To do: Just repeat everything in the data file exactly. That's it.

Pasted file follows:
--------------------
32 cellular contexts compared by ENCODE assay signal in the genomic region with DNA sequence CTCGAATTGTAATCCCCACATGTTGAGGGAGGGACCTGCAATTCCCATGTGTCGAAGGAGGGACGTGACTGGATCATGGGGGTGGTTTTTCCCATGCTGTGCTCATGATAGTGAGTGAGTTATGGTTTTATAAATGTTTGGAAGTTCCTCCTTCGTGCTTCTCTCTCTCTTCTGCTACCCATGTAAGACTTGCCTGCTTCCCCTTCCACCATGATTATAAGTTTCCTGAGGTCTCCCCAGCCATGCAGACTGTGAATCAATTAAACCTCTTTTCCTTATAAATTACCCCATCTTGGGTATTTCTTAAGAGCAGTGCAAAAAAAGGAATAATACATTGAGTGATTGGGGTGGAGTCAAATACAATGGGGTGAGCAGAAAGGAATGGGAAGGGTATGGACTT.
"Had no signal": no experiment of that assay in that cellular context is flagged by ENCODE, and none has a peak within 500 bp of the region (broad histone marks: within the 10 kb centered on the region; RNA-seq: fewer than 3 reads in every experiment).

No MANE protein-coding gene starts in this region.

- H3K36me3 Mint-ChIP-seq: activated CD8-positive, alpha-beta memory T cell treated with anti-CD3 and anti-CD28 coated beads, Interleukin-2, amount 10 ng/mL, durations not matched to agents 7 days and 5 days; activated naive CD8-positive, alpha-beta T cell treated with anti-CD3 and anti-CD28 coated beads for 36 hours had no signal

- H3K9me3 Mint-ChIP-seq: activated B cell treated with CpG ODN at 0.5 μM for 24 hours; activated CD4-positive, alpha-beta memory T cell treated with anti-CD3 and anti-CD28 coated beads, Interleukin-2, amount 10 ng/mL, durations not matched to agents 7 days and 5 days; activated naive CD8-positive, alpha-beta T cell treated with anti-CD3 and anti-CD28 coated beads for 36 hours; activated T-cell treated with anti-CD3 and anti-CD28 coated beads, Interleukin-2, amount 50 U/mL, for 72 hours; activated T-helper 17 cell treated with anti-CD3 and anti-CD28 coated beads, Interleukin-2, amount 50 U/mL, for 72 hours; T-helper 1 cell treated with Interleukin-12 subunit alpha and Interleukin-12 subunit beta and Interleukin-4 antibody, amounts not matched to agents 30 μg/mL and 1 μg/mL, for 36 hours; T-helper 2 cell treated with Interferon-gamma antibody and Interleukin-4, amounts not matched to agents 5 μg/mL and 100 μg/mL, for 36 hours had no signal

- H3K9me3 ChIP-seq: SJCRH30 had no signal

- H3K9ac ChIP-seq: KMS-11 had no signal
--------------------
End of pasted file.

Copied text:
32 cellular contexts compared by ENCODE assay signal in the genomic region with DNA sequence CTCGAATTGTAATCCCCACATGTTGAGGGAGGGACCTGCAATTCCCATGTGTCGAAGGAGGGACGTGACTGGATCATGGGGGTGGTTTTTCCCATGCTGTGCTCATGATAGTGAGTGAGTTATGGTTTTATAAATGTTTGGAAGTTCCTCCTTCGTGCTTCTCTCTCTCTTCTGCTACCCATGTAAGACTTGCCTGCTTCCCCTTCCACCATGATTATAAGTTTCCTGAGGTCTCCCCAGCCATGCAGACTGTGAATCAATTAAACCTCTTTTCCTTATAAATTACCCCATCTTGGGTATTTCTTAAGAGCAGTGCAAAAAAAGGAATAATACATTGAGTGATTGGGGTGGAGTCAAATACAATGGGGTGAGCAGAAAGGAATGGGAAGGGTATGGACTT.
"Had no signal": no experiment of that assay in that cellular context is flagged by ENCODE, and none has a peak within 500 bp of the region (broad histone marks: within the 10 kb centered on the region; RNA-seq: fewer than 3 reads in every experiment).

No MANE protein-coding gene starts in this region.

- H3K36me3 Mint-ChIP-seq: activated CD8-positive, alpha-beta memory T cell treated with anti-CD3 and anti-CD28 coated beads, Interleukin-2, amount 10 ng/mL, durations not matched to agents 7 days and 5 days; activated naive CD8-positive, alpha-beta T cell treated with anti-CD3 and anti-CD28 coated beads for 36 hours had no signal

- H3K9me3 Mint-ChIP-seq: activated B cell treated with CpG ODN at 0.5 μM for 24 hours; activated CD4-positive, alpha-beta memory T cell treated with anti-CD3 and anti-CD28 coated beads, Interleukin-2, amount 10 ng/mL, durations not matched to agents 7 days and 5 days; activated naive CD8-positive, alpha-beta T cell treated with anti-CD3 and anti-CD28 coated beads for 36 hours; activated T-cell treated with anti-CD3 and anti-CD28 coated beads, Interleukin-2, amount 50 U/mL, for 72 hours; activated T-helper 17 cell treated with anti-CD3 and anti-CD28 coated beads, Interleukin-2, amount 50 U/mL, for 72 hours; T-helper 1 cell treated with Interleukin-12 subunit alpha and Interleukin-12 subunit beta and Interleukin-4 antibody, amounts not matched to agents 30 μg/mL and 1 μg/mL, for 36 hours; T-helper 2 cell treated with Interferon-gamma antibody and Interleukin-4, amounts not matched to agents 5 μg/mL and 100 μg/mL, for 36 hours had no signal

- H3K9me3 ChIP-seq: SJCRH30 had no signal

- H3K9ac ChIP-seq: KMS-11 had no signal